I grew up in Seattle, not Indiana, but the farm I’ve been posting pictures of has been in my family for over one hundred years. What’s growing here now is mostly wild (persimmons, for example), or what was planted decades upon decades ago (the black walnut grove). There’s an immense peach tree that sprang up around ten years ago next to the porch of the old farm house, from a summer when I got lazy and just threw pits over the side when I was done eating (hey, sometimes littering leads to good things), and there’s a cherry tree nearby with similar origins. It’s no lie that pretty much anything grows in this soil — and grows well. I love that about this farm. I love that everywhere I look, all around me, there is an explosion of life force.
Shortage Of Rural Veterinarians Puts Farmers, Food Supply At Risk: But there’s been a shortage of large-animal vets in rural areas since 2003. Experts say that’s because of a combination of low wages, long hours and fewer new graduates wanting to live outside a major city. Without vets, farmers and the nation’s food supply are more vulnerable to disease outbreaks…”When we think about diseases that are foreign, that don’t exist within the United States, things like foot and mouth disease, or a list of other diseases that could really devastate our livestock industry … veterinarians perform that first line of defense…”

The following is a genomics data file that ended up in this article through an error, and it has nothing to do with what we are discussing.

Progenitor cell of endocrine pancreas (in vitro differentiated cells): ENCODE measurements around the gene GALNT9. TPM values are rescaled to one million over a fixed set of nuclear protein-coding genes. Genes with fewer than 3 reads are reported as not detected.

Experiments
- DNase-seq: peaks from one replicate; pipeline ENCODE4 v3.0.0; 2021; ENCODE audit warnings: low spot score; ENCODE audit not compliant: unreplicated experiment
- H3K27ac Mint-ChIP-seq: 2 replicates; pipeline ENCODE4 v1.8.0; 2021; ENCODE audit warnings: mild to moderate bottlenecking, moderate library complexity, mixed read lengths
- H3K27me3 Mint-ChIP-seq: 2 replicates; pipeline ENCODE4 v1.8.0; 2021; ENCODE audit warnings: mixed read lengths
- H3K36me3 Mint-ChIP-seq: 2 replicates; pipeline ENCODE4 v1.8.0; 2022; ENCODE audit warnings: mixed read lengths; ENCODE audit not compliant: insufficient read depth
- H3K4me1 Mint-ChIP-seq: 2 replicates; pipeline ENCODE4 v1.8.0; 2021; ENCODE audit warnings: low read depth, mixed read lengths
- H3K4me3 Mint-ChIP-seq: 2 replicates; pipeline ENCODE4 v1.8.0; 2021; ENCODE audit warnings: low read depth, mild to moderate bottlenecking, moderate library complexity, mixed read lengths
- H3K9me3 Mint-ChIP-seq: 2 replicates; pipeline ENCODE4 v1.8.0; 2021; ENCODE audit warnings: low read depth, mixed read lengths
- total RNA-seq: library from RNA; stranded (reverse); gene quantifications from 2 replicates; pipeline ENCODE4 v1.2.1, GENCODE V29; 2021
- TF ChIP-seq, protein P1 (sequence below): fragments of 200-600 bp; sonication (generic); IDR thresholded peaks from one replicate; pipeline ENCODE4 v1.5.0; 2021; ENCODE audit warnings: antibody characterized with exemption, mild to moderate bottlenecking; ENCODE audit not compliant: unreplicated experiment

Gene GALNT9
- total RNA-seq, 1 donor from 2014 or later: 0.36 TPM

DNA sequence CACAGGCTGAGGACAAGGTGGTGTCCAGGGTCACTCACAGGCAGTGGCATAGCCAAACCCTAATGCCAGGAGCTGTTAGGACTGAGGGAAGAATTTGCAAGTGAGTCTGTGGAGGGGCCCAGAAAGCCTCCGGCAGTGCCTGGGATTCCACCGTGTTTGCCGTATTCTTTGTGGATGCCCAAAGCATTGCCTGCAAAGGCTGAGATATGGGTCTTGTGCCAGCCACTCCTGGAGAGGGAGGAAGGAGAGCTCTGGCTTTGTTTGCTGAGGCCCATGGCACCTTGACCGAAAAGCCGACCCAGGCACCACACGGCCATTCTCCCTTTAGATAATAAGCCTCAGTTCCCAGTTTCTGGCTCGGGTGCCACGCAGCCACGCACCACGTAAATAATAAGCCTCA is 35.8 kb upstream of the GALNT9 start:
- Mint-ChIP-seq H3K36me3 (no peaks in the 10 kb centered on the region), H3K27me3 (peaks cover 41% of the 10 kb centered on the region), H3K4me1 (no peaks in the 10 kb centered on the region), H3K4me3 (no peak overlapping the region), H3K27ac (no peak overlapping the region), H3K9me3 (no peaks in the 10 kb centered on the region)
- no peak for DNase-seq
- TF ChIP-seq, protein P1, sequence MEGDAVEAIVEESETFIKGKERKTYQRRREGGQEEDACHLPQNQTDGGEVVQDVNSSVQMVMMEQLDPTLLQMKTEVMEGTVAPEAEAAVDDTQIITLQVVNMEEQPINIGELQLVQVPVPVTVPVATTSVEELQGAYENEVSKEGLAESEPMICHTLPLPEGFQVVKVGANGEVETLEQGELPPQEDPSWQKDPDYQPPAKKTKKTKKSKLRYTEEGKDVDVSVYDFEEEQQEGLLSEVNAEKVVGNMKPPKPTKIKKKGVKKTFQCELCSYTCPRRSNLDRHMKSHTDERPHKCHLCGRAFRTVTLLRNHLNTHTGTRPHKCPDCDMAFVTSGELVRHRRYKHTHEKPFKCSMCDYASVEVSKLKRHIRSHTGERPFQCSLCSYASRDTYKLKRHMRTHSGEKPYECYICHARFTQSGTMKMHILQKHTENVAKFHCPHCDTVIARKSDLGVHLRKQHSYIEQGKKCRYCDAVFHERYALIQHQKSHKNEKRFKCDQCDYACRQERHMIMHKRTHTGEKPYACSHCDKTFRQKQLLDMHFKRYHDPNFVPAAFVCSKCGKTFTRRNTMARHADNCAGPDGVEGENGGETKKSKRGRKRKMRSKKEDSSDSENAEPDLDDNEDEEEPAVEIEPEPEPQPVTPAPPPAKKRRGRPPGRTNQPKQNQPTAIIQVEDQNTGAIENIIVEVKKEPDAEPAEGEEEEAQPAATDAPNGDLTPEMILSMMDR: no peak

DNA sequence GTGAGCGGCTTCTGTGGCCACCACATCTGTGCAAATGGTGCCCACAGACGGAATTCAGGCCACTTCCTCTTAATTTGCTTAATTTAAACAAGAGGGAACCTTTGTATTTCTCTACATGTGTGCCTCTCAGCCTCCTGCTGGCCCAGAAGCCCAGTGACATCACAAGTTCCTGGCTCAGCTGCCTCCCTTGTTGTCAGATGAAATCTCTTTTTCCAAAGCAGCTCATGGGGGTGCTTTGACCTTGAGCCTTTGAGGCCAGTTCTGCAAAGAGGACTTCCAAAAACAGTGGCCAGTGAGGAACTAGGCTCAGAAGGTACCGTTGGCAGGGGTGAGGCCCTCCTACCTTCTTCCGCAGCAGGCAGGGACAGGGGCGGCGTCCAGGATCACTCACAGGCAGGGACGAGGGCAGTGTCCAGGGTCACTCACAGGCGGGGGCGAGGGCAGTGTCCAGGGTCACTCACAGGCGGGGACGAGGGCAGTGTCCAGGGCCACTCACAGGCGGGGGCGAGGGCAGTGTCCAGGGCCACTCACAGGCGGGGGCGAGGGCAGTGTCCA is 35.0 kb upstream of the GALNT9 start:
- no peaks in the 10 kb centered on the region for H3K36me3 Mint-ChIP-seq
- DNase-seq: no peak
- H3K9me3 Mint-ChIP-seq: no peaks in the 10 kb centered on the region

Click-through: Interactive Guide to Migration in China: Macro Polo lets you choose a fictional migrant’s identity: one is the type of laborer that most readily comes to mind when talking about migration in China, but there’s also a 20-something entrepreneur eking out a living in a first-tier tech hub, and a high schooler with big-city dreams.
Aztec Turquoise Tiles May Solve a Mesoamerican Mystery: For more than a century, archaeologists have questioned the origins of the turquoise used in these beautiful pieces of artwork and jewelry. Because scientists have found little evidence of turquoise mining in Mesoamerica, some researchers have used the presence of turquoise artifacts in the area as evidence of a long-distance trade exchange with ancient civilizations thousands of miles away in the American Southwest, where turquoise mines have been found. But a recent geochemical analysis of Aztec and Mixtec turquoise suggests that the mineral did not originate in the American Southwest, but rather in Mesoamerica.